You Are Going to Die
The ding and scratch of crickets
floats out of grass, keeps floating.
We think there is nothing amazing,
we sniff our mail, cry into our hands.
Then at night we point our eyes at trees
the size of dinosaurs and gobs
of fire above them in space. You,
reading this, your arm bone
in its sheath of skin is leaving you.
It will go whether you remember
to think of water and pebbles
or hum songs while you walk.
You drink bits of yourself in teacups
then crawl into bedsheets. Your body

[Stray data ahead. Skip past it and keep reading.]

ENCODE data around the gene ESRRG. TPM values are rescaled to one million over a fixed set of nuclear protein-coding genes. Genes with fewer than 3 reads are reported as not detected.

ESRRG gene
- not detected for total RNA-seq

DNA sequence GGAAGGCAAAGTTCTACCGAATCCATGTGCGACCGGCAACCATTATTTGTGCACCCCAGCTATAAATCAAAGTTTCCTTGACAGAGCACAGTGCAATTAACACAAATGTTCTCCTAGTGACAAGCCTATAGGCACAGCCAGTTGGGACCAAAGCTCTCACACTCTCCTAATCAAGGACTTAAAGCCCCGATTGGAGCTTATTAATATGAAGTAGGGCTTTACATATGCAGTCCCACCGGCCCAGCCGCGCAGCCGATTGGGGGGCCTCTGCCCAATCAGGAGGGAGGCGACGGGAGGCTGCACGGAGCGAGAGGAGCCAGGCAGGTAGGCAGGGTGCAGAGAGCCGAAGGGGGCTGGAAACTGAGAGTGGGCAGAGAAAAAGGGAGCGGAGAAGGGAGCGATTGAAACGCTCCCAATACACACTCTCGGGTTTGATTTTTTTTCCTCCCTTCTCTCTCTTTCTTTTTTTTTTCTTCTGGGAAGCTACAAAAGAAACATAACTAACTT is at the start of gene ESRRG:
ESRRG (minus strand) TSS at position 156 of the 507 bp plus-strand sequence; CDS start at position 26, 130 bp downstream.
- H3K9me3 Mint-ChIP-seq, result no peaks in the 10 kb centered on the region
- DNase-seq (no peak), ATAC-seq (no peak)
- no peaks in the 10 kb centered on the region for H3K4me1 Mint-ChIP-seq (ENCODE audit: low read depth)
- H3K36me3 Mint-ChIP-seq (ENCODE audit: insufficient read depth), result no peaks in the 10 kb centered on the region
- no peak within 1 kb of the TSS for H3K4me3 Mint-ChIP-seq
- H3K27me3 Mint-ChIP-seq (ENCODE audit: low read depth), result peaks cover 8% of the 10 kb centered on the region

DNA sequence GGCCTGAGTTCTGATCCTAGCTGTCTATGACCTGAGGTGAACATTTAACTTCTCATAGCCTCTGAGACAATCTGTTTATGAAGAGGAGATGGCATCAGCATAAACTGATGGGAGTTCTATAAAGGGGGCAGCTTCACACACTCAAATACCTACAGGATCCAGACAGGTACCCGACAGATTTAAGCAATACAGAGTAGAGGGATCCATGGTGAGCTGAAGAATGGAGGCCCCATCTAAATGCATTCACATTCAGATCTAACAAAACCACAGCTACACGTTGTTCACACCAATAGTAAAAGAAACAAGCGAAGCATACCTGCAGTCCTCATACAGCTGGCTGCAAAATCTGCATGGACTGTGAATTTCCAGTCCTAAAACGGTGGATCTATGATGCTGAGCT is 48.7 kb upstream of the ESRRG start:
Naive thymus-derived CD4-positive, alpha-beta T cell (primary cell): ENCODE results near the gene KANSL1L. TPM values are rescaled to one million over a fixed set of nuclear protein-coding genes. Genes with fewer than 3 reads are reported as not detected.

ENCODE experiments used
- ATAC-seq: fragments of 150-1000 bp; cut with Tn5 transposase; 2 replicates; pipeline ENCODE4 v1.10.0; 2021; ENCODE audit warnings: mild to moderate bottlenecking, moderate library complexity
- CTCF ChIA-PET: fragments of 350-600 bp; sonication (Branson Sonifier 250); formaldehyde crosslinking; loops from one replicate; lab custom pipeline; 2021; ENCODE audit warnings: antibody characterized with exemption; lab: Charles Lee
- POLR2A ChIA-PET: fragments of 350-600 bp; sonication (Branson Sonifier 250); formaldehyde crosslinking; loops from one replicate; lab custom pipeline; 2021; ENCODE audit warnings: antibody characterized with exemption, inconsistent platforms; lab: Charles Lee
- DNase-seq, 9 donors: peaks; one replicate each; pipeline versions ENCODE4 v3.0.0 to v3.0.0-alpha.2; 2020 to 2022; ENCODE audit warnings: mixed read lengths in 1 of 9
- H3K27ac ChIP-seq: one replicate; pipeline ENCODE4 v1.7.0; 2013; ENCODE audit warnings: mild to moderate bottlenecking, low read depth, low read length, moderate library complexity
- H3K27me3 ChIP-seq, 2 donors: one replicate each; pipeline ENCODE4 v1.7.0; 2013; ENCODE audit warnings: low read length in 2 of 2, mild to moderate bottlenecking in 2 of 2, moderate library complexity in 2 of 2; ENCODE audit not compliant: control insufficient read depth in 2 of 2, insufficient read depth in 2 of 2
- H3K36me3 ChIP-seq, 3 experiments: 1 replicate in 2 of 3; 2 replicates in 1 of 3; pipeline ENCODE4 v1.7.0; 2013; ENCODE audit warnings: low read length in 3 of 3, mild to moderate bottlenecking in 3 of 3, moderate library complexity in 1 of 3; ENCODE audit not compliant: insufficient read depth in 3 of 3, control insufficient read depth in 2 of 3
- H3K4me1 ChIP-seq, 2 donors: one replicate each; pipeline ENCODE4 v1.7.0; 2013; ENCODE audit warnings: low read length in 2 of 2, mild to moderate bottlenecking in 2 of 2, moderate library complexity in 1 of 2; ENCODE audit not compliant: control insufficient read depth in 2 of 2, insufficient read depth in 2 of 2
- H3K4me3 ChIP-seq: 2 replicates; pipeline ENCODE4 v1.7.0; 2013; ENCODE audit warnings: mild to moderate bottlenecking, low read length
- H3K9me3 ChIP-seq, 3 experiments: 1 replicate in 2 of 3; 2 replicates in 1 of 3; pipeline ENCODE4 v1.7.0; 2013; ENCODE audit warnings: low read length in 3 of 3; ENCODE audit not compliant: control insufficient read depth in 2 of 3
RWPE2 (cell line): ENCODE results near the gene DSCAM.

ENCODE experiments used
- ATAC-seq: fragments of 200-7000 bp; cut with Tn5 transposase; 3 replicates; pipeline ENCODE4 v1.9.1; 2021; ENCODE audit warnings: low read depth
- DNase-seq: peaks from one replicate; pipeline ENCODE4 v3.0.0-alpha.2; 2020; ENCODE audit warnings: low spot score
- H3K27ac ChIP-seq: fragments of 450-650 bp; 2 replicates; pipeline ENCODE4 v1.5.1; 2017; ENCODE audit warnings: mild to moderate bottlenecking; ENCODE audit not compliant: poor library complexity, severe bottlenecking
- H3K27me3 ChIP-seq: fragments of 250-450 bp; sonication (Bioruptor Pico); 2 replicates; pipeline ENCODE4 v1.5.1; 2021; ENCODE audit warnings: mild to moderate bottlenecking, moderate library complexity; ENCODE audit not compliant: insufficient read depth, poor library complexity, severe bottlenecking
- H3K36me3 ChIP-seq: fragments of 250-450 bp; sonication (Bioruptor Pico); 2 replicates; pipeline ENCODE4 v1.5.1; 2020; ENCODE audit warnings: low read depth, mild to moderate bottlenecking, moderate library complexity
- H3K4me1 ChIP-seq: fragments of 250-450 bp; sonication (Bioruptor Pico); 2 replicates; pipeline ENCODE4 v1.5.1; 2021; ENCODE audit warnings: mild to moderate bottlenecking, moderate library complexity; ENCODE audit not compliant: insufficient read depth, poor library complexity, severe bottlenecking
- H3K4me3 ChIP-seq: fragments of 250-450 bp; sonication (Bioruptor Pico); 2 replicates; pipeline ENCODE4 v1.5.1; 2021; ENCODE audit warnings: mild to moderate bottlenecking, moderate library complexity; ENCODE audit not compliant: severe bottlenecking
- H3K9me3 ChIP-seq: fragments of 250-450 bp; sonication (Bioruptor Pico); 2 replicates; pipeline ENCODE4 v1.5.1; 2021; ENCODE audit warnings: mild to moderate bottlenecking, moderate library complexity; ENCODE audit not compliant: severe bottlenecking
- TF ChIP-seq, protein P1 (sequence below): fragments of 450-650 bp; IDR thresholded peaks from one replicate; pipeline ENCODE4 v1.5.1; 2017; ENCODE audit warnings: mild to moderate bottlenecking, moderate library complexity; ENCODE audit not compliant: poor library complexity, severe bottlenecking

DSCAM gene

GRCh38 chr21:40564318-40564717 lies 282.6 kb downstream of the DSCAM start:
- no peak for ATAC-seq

makes ripples in that cloth: a map,
a landscape, the shallow valleys of your sleep.
Jeffrey Bean is currently Professor of English/Creative Writing at Central Michigan University. His poems have appeared in the journals The Southern Review, Antioch Review, Missouri Review, FIELD, Willow Springs, Subtropics and Slate.com, among others. He is author of two chapbooks and the poetry collections Diminished Fifth and Woman Putting on Pearls, which won the 2016 Red Mountain Prize for Poetry and was published by Red Mountain Press in 2017. www.jeffreybeanpoet.com